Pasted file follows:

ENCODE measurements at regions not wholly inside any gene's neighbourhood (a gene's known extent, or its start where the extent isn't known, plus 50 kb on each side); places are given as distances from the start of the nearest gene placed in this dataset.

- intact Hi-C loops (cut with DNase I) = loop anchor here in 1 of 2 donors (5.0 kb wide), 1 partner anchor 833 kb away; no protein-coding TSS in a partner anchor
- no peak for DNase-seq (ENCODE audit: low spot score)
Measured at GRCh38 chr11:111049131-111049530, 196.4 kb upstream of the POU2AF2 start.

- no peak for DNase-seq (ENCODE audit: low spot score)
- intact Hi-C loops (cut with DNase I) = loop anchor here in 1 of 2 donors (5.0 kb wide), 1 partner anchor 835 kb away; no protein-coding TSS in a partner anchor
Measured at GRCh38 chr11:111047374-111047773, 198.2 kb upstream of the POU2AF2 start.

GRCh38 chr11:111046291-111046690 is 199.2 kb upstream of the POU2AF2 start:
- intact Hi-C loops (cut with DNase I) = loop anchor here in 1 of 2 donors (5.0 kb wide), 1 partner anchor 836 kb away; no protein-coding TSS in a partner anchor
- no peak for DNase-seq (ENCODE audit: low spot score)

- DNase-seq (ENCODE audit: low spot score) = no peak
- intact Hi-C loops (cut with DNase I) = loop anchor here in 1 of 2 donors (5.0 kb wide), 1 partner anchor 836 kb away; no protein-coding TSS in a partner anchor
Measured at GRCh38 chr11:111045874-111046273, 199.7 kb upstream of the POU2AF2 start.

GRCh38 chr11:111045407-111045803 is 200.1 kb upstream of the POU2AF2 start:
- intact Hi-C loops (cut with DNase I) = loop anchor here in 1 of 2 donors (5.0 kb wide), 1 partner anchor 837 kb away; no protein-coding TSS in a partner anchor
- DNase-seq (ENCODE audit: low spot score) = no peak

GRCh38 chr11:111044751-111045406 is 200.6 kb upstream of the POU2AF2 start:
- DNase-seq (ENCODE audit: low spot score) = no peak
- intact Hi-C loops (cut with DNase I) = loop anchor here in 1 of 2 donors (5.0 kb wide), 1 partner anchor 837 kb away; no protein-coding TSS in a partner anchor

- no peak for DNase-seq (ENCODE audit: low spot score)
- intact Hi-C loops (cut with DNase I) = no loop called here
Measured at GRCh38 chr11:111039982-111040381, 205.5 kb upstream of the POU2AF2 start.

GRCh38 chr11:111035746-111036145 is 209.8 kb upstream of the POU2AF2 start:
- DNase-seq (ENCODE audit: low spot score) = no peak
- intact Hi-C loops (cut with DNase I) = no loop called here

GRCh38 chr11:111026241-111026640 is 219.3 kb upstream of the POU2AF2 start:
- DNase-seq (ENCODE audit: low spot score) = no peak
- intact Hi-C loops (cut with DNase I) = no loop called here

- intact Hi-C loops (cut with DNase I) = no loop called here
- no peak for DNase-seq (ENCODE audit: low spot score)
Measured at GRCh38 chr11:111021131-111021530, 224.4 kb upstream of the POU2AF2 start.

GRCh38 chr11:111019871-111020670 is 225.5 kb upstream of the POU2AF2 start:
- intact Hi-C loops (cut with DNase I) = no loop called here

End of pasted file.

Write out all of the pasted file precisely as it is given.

ENCODE measurements at regions not wholly inside any gene's neighbourhood (a gene's known extent, or its start where the extent isn't known, plus 50 kb on each side); places are given as distances from the start of the nearest gene placed in this dataset.

- intact Hi-C loops (cut with DNase I) = loop anchor here in 1 of 2 donors (5.0 kb wide), 1 partner anchor 833 kb away; no protein-coding TSS in a partner anchor
- no peak for DNase-seq (ENCODE audit: low spot score)
Measured at GRCh38 chr11:111049131-111049530, 196.4 kb upstream of the POU2AF2 start.

- no peak for DNase-seq (ENCODE audit: low spot score)
- intact Hi-C loops (cut with DNase I) = loop anchor here in 1 of 2 donors (5.0 kb wide), 1 partner anchor 835 kb away; no protein-coding TSS in a partner anchor
Measured at GRCh38 chr11:111047374-111047773, 198.2 kb upstream of the POU2AF2 start.

GRCh38 chr11:111046291-111046690 is 199.2 kb upstream of the POU2AF2 start:
- intact Hi-C loops (cut with DNase I) = loop anchor here in 1 of 2 donors (5.0 kb wide), 1 partner anchor 836 kb away; no protein-coding TSS in a partner anchor
- no peak for DNase-seq (ENCODE audit: low spot score)

- DNase-seq (ENCODE audit: low spot score) = no peak
- intact Hi-C loops (cut with DNase I) = loop anchor here in 1 of 2 donors (5.0 kb wide), 1 partner anchor 836 kb away; no protein-coding TSS in a partner anchor
Measured at GRCh38 chr11:111045874-111046273, 199.7 kb upstream of the POU2AF2 start.

GRCh38 chr11:111045407-111045803 is 200.1 kb upstream of the POU2AF2 start:
- intact Hi-C loops (cut with DNase I) = loop anchor here in 1 of 2 donors (5.0 kb wide), 1 partner anchor 837 kb away; no protein-coding TSS in a partner anchor
- DNase-seq (ENCODE audit: low spot score) = no peak

GRCh38 chr11:111044751-111045406 is 200.6 kb upstream of the POU2AF2 start:
- DNase-seq (ENCODE audit: low spot score) = no peak
- intact Hi-C loops (cut with DNase I) = loop anchor here in 1 of 2 donors (5.0 kb wide), 1 partner anchor 837 kb away; no protein-coding TSS in a partner anchor

- no peak for DNase-seq (ENCODE audit: low spot score)
- intact Hi-C loops (cut with DNase I) = no loop called here
Measured at GRCh38 chr11:111039982-111040381, 205.5 kb upstream of the POU2AF2 start.

GRCh38 chr11:111035746-111036145 is 209.8 kb upstream of the POU2AF2 start:
- DNase-seq (ENCODE audit: low spot score) = no peak
- intact Hi-C loops (cut with DNase I) = no loop called here

GRCh38 chr11:111026241-111026640 is 219.3 kb upstream of the POU2AF2 start:
- DNase-seq (ENCODE audit: low spot score) = no peak
- intact Hi-C loops (cut with DNase I) = no loop called here

- intact Hi-C loops (cut with DNase I) = no loop called here
- no peak for DNase-seq (ENCODE audit: low spot score)
Measured at GRCh38 chr11:111021131-111021530, 224.4 kb upstream of the POU2AF2 start.

GRCh38 chr11:111019871-111020670 is 225.5 kb upstream of the POU2AF2 start:
- intact Hi-C loops (cut with DNase I) = no loop called here